Meanwhile, the Yankees took their opportunities when they found them. In the 4th, they loaded up the bases with a walk, a fielding error, and a walk. Chase Headley’s double scored 2 runs, and then Todd Frazier’s single scored 2 more. All before the Yankees got a single out that inning, and suddenly the Yankees leapt ahead of the Tigers.

Aaron Judge added an extra cushion to the lead with a 1-out solo home run in the 5th into the left field seats. In the 7th, lead-off batter Ellsbury was hit by a pitch, stole 2nd, and then scored on Clint Frazier’s giant triple. After Judge worked a walk, the Tigers pulled their starter and went to their bullpen. Gary Sanchez’s sacrifice fly scored Frazier for the final Yankees’ run of the night.

Final score: 7-3 Yankees.

Scranton Shuttle: before the game, for fresh arms in the bullpen, the Yankees optioned pitcher Luis Cessa to AAA Scranton and recalled Jonathan Holder, who ended up in tonight’s game.

Okay, the big trade of the day has the Yankees picking up a new pitcher for the starting rotation — Sonny Gray, a 27-year-old starter from the Athletics. In trade, the Yankees sent 3 of their prospects — outfielder Dustin Fowler, infielder Jorge Mateo, and pitcher James Kaprielian. Yes, Fowler and Kaprielian are on the DL recovering from surgeries, which should tell you how valuable both teams think of these players.

Sonny Gray was a first round draft pick in 2011 for the Athletics, after pitching at Vanderbilt. Gray came up in the A’s organization, making his MLB debut in 2013 and the 2015 All-Star team. He’s had a bit of a rough season last year on and off the DL, and another small one early this season. But he’s got the history of consistency and the youth that the Yankees really need for some potential long-term players.

The Yankees also picked up extra money for the international draft market (also called “Future Considerations”) on this trade. They picked up even more when they sent pitching prospect Yefry Ramirez to the Orioles. This is good for the Yankees as they continue to expand internationally and pick up more players in a broader market.

Go Yankees!

Games 89 & 90: NYY vs. BOS — Let’s split 2, #CCStrong, & finally shut out

The first game of today’s doubleheader was a make-up game from the rain out on April 25. But after last night’s marathon 16 innings, it was bound to be a long finish to this weekend’s rivalry series at Fenway.

Game 1:
For the afternoon game, the Yankees turned almost at the last-minute to veteran starter CC Sabathia who had a truly great outing this afternoon, coming off his recent stint on the DL. He threw 97 pitches in his 6 innings, gave up just 2 hits, 5 walks, and no runs, striking out 3 batters along the way. Plus, he set himself up for the win, his 8th of the season actually.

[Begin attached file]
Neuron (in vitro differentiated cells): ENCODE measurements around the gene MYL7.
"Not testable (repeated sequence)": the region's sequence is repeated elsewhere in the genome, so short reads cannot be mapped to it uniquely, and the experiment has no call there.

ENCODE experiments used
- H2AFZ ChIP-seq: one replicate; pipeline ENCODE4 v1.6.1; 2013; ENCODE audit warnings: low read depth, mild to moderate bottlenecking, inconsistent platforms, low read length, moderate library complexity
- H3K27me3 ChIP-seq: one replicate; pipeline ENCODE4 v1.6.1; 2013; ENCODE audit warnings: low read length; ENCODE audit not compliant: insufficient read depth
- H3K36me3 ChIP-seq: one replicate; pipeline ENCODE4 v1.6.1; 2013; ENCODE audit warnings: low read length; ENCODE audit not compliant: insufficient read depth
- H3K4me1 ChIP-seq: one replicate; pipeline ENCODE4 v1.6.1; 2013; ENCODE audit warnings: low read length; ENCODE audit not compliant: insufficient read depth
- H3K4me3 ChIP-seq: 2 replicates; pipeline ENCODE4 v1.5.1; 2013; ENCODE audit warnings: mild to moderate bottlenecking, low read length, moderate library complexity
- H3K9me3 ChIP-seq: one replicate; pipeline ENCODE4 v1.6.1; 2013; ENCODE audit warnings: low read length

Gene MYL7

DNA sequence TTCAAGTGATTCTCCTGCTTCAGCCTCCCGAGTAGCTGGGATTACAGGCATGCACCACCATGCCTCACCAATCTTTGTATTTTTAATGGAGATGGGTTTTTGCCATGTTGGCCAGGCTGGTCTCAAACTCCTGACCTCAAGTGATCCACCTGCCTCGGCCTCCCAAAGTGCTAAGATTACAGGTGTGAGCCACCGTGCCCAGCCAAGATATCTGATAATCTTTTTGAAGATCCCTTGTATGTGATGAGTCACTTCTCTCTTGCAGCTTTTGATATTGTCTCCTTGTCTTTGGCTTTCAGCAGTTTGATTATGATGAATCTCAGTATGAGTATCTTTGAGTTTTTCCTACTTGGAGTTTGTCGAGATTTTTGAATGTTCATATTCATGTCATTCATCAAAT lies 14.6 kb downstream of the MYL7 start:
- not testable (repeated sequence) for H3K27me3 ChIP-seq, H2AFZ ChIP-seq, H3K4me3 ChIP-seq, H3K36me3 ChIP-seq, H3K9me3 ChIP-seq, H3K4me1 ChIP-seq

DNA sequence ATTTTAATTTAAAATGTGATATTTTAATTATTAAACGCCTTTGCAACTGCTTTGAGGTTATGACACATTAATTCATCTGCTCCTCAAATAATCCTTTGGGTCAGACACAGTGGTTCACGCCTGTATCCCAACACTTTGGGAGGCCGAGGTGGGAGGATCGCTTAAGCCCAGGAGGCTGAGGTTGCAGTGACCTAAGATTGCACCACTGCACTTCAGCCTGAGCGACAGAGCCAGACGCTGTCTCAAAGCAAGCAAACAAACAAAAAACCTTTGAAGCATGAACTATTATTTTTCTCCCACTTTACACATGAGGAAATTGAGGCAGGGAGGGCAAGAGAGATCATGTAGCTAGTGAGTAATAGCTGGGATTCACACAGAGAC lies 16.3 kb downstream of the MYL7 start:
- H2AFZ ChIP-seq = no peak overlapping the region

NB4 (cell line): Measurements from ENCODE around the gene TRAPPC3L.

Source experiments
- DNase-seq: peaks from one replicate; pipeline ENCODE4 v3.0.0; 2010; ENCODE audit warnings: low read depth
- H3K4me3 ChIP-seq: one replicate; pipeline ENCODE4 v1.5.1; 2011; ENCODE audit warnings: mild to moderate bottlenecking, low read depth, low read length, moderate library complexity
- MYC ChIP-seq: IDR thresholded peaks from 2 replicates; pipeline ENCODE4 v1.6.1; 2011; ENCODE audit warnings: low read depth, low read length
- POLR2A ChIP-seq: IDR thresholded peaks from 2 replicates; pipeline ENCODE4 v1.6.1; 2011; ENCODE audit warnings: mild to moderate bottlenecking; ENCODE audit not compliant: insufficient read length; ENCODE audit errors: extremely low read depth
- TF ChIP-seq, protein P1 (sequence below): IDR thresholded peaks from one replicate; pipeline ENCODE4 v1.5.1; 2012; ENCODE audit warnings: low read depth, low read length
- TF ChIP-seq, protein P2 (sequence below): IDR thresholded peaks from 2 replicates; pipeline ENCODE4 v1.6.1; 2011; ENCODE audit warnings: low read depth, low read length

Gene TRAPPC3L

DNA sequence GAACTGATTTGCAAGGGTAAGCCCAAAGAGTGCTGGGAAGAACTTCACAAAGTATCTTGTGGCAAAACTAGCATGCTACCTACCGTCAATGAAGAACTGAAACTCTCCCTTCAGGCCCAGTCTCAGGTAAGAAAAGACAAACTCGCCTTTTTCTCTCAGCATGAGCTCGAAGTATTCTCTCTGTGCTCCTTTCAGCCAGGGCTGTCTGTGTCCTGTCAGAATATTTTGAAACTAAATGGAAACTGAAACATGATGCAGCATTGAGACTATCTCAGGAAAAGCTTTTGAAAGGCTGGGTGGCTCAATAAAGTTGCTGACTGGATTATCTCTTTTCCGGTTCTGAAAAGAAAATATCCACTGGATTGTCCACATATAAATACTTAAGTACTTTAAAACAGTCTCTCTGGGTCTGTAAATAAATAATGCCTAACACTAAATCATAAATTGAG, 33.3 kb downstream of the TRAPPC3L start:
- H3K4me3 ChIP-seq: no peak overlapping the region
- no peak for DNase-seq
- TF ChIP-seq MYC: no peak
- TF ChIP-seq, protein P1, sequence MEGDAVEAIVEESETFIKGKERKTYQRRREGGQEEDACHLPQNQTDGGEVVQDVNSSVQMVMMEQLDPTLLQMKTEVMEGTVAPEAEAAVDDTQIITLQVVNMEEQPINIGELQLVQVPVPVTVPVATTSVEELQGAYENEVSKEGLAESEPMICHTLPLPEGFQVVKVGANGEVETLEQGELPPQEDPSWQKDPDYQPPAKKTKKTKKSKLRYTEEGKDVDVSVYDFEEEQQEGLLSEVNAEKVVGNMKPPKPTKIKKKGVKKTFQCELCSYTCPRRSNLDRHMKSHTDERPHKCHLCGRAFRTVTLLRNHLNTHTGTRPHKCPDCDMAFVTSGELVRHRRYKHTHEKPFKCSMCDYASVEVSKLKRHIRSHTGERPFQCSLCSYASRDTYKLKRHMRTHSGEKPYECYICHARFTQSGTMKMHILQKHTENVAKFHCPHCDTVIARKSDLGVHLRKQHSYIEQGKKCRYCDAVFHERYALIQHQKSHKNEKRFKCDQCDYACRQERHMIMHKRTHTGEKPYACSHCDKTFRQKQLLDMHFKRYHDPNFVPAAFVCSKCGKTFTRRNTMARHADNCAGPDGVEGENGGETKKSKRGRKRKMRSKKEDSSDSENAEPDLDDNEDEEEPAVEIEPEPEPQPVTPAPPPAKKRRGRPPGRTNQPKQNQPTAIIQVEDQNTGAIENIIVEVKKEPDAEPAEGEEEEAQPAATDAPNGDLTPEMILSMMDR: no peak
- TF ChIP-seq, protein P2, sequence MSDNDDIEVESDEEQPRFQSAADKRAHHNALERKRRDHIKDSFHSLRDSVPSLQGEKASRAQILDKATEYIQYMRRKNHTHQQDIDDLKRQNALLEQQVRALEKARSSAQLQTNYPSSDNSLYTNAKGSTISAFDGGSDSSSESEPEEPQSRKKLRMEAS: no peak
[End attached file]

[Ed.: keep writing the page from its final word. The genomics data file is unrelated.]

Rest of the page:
The Yankees needed the likes of veteran reliable starters like this vintage Sabathia to give the exhausted bullpen a chance to recoup some of its strength. And he did. Clippard and Green kept the scoreless streak alive through the 7th and 8th innings, and Chapman’s 9th was strong enough to earn him the save and continue the momentum of the game.

The Yankees’ hitters managed to hit quite a bit off the Red Sox’s pitchers in the first game today, a total of 12 hits. However, they only managed to break through the defense in two innings. In the 4th, with 1 out, the Yankees loaded the bases with a single, an error, and another single. Ji-Man Choi’s sacrifice fly scored Gregorious to get a run on the board, and then Ronald Torreyes’ single scored Frazier to double the score. Despite the bases being loaded with a hit-by-pitch, they ended up grounding out to end the rally. Didi Gregorius added an insurance run in the 5th, a 2-out solo home run into the right field seats.

Final score: 3-0 Yankees

Game 2:
About 4 hours later, it was time for the regularly scheduled game, the rare late Sunday night game. And the Yankees called on another veteran starter to try to extend the life of the bullpen. Masahiro Tanaka definitely helped with the bullpen, and his outing was actually pretty good overall. He threw 112 pitches into the 8th inning, gave up 8 hits, no walks, and 3 runs, striking out 9 Boston batters.

In the 3rd, a 1-out single scored as part of a 2-out 2-run home run to give the Red Sox the lead. And then in the 6th, a lead-off single ended up at 2nd on a throwing error, moved to 3rd on a ground out, and then scored on an RBI single. But that would be it for the Red Sox. Even as Chasen Shreve closed out the 8th with a 5-pitch strikeout to make it an even 10 for the Yankee pitchers this game.

All that was needed was for the Yankee batters to do something. And normally, off this particular starter, they can and do. But while they got 8 total hits, they didn’t do much else with that. They also racked up 10 strikeouts, but they were unable to find a hole in the defense large enough to walk home.

And thus, the Yankees became the final team this season to be shut out of a game. It took 90 games, but someone had to do it. Somehow, it’s only fitting that it’s the Red Sox.